MPs call on BBC to ‘clarify’ scale of licence fee evasion

·2-min read

MPs have called on the BBC to “clarify” the scale of licence fee evasion – saying they have been “left asking whether there is something to hide”.

The BBC’s annual reports identify a rise in evasion, from just over 5% some 10 years ago, the Digital, Culture, Media and Sport Committee said.

The most recently published figures for estimated evasion are now between 6.5% and 7.5%.

The Digital, Culture, Media and Sport (DCMS) Committee says the broadcaster has not provided more precise figures to its inquiry into public service broadcasting.

BBC Director General Tim Davie
BBC Director General Tim Davie (Andrew Milligan/PA)

But it says the BBC has given more detailed information to Lord Botham on another issue – licence fee figures for those over-75s.

The universal right to a free TV licence ended for the age group and only those in receipt of pension credit do not have to pay.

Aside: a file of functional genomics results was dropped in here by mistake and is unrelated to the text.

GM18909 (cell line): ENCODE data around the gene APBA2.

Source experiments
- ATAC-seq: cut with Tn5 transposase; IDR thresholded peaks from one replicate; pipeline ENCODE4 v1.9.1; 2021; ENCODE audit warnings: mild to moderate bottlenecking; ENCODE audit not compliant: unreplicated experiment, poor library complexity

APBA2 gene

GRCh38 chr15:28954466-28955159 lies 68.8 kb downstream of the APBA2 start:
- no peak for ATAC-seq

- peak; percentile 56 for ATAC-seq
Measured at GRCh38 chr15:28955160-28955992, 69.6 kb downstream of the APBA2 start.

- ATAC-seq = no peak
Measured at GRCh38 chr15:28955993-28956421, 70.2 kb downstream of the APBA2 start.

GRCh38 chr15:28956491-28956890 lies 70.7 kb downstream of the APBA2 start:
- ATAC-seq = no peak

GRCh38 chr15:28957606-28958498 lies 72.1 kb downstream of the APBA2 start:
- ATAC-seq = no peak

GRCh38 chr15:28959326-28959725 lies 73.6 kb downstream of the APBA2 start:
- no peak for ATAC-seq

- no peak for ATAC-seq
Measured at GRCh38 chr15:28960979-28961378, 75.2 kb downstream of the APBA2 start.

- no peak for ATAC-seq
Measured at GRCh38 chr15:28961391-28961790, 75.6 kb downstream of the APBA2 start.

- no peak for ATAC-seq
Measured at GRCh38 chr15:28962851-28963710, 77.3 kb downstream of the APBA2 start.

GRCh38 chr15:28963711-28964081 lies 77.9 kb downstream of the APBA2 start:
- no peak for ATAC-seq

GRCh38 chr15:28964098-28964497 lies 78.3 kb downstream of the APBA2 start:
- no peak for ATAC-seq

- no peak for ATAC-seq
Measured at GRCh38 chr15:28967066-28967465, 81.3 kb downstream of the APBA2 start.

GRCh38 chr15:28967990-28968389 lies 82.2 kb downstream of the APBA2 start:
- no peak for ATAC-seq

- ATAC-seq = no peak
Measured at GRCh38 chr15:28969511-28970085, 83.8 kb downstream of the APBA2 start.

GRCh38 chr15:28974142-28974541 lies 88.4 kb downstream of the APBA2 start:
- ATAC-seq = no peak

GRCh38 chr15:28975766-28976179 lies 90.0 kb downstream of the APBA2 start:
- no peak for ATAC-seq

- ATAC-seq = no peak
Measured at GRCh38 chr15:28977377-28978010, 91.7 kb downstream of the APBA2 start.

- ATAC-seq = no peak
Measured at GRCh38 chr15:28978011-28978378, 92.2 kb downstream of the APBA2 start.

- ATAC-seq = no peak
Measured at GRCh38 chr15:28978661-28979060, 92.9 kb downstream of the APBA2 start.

The committee’s chair, Julian Knight MP, said: “We want the BBC to address real concerns about licence fee evasion – we’ve heard that current rates are significantly higher than the figures it has published to date.

“When we asked for this information we were pointed to published annual reports that were nowhere near as detailed as what appears to have been sent to Lord Botham about the over-75s. We are left asking whether there is something to hide.

“This matters because there is a real risk that the BBC licence fee funding model could become unsustainable as a result of evasion.”

The BBC said the evasion rate has remained steady for a number of years, with no evidence that it is increasing.

Former cricketer Lord Botham had called for over-75s not to be threatened with legal action over the non-payment of the TV licence.

BBC director-general Tim Davie has signalled that over-75s will not be threatened with legal action over non-payment.

A BBC spokesman said: “The overwhelming majority of people in the UK are correctly licensed.

“A small minority evade and this figure has remained broadly steady over the past five years.

“The over-75s are entirely separate. We are giving people time to transition to the new system and it is misleading to link these two issues.”

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